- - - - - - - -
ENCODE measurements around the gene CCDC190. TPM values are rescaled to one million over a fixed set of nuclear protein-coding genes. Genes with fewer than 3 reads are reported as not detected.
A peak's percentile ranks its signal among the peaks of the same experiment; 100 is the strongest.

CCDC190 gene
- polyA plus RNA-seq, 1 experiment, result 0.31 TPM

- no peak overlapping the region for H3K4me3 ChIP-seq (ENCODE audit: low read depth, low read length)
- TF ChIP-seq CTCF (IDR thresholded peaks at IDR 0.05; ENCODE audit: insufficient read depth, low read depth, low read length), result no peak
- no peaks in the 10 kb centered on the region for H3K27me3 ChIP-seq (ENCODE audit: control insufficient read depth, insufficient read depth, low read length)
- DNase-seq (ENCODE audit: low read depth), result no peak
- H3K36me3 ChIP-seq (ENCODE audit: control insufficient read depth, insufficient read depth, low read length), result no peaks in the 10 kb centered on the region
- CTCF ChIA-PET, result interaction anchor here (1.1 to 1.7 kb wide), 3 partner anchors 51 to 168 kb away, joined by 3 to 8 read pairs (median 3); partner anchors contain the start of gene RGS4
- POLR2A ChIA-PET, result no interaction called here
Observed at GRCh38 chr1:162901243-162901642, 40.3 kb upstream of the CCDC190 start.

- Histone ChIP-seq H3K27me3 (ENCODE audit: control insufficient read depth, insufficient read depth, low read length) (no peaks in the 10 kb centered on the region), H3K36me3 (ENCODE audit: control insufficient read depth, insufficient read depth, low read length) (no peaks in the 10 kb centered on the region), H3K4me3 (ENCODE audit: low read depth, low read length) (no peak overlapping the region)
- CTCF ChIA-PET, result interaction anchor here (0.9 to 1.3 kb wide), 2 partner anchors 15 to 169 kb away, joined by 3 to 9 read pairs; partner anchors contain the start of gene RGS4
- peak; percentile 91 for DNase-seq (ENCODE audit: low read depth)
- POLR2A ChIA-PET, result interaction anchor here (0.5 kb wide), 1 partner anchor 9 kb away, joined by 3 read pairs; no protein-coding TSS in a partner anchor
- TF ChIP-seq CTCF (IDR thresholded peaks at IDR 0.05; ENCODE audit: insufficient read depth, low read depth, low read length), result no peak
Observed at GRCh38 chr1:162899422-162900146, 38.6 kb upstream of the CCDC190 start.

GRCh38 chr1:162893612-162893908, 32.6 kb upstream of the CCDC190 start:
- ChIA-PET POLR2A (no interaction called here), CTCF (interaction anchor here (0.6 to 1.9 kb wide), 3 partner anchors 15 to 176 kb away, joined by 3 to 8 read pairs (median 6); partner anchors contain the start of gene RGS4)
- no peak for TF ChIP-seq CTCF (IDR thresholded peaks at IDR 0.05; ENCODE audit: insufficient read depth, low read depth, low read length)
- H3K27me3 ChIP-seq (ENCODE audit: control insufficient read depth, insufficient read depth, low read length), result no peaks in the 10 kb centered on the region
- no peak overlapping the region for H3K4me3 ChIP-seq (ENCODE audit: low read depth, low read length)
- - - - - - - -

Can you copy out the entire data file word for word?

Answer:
ENCODE measurements around the gene CCDC190. TPM values are rescaled to one million over a fixed set of nuclear protein-coding genes. Genes with fewer than 3 reads are reported as not detected.
A peak's percentile ranks its signal among the peaks of the same experiment; 100 is the strongest.

CCDC190 gene
- polyA plus RNA-seq, 1 experiment, result 0.31 TPM

- no peak overlapping the region for H3K4me3 ChIP-seq (ENCODE audit: low read depth, low read length)
- TF ChIP-seq CTCF (IDR thresholded peaks at IDR 0.05; ENCODE audit: insufficient read depth, low read depth, low read length), result no peak
- no peaks in the 10 kb centered on the region for H3K27me3 ChIP-seq (ENCODE audit: control insufficient read depth, insufficient read depth, low read length)
- DNase-seq (ENCODE audit: low read depth), result no peak
- H3K36me3 ChIP-seq (ENCODE audit: control insufficient read depth, insufficient read depth, low read length), result no peaks in the 10 kb centered on the region
- CTCF ChIA-PET, result interaction anchor here (1.1 to 1.7 kb wide), 3 partner anchors 51 to 168 kb away, joined by 3 to 8 read pairs (median 3); partner anchors contain the start of gene RGS4
- POLR2A ChIA-PET, result no interaction called here
Observed at GRCh38 chr1:162901243-162901642, 40.3 kb upstream of the CCDC190 start.

- Histone ChIP-seq H3K27me3 (ENCODE audit: control insufficient read depth, insufficient read depth, low read length) (no peaks in the 10 kb centered on the region), H3K36me3 (ENCODE audit: control insufficient read depth, insufficient read depth, low read length) (no peaks in the 10 kb centered on the region), H3K4me3 (ENCODE audit: low read depth, low read length) (no peak overlapping the region)
- CTCF ChIA-PET, result interaction anchor here (0.9 to 1.3 kb wide), 2 partner anchors 15 to 169 kb away, joined by 3 to 9 read pairs; partner anchors contain the start of gene RGS4
- peak; percentile 91 for DNase-seq (ENCODE audit: low read depth)
- POLR2A ChIA-PET, result interaction anchor here (0.5 kb wide), 1 partner anchor 9 kb away, joined by 3 read pairs; no protein-coding TSS in a partner anchor
- TF ChIP-seq CTCF (IDR thresholded peaks at IDR 0.05; ENCODE audit: insufficient read depth, low read depth, low read length), result no peak
Observed at GRCh38 chr1:162899422-162900146, 38.6 kb upstream of the CCDC190 start.

GRCh38 chr1:162893612-162893908, 32.6 kb upstream of the CCDC190 start:
- ChIA-PET POLR2A (no interaction called here), CTCF (interaction anchor here (0.6 to 1.9 kb wide), 3 partner anchors 15 to 176 kb away, joined by 3 to 8 read pairs (median 6); partner anchors contain the start of gene RGS4)
- no peak for TF ChIP-seq CTCF (IDR thresholded peaks at IDR 0.05; ENCODE audit: insufficient read depth, low read depth, low read length)
- H3K27me3 ChIP-seq (ENCODE audit: control insufficient read depth, insufficient read depth, low read length), result no peaks in the 10 kb centered on the region
- no peak overlapping the region for H3K4me3 ChIP-seq (ENCODE audit: low read depth, low read length)